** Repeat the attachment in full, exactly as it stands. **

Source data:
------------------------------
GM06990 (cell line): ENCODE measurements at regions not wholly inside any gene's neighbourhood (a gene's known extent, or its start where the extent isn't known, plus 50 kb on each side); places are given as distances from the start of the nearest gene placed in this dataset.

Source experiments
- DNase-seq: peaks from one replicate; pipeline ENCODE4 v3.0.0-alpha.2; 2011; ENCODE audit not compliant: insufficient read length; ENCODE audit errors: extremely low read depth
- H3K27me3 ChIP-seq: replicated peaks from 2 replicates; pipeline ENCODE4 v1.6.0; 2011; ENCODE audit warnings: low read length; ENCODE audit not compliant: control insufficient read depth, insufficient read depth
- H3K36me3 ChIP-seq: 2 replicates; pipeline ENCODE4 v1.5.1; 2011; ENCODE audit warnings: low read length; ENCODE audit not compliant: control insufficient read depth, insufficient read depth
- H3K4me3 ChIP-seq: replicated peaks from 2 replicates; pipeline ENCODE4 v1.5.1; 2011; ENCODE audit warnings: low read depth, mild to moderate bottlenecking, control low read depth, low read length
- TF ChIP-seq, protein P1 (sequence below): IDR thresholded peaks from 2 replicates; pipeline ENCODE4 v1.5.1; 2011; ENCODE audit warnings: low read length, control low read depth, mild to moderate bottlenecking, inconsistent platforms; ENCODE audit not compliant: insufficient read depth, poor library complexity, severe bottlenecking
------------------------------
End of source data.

GM06990 (cell line): ENCODE measurements at regions not wholly inside any gene's neighbourhood (a gene's known extent, or its start where the extent isn't known, plus 50 kb on each side); places are given as distances from the start of the nearest gene placed in this dataset.

Source experiments
- DNase-seq: peaks from one replicate; pipeline ENCODE4 v3.0.0-alpha.2; 2011; ENCODE audit not compliant: insufficient read length; ENCODE audit errors: extremely low read depth
- H3K27me3 ChIP-seq: replicated peaks from 2 replicates; pipeline ENCODE4 v1.6.0; 2011; ENCODE audit warnings: low read length; ENCODE audit not compliant: control insufficient read depth, insufficient read depth
- H3K36me3 ChIP-seq: 2 replicates; pipeline ENCODE4 v1.5.1; 2011; ENCODE audit warnings: low read length; ENCODE audit not compliant: control insufficient read depth, insufficient read depth
- H3K4me3 ChIP-seq: replicated peaks from 2 replicates; pipeline ENCODE4 v1.5.1; 2011; ENCODE audit warnings: low read depth, mild to moderate bottlenecking, control low read depth, low read length
- TF ChIP-seq, protein P1 (sequence below): IDR thresholded peaks from 2 replicates; pipeline ENCODE4 v1.5.1; 2011; ENCODE audit warnings: low read length, control low read depth, mild to moderate bottlenecking, inconsistent platforms; ENCODE audit not compliant: insufficient read depth, poor library complexity, severe bottlenecking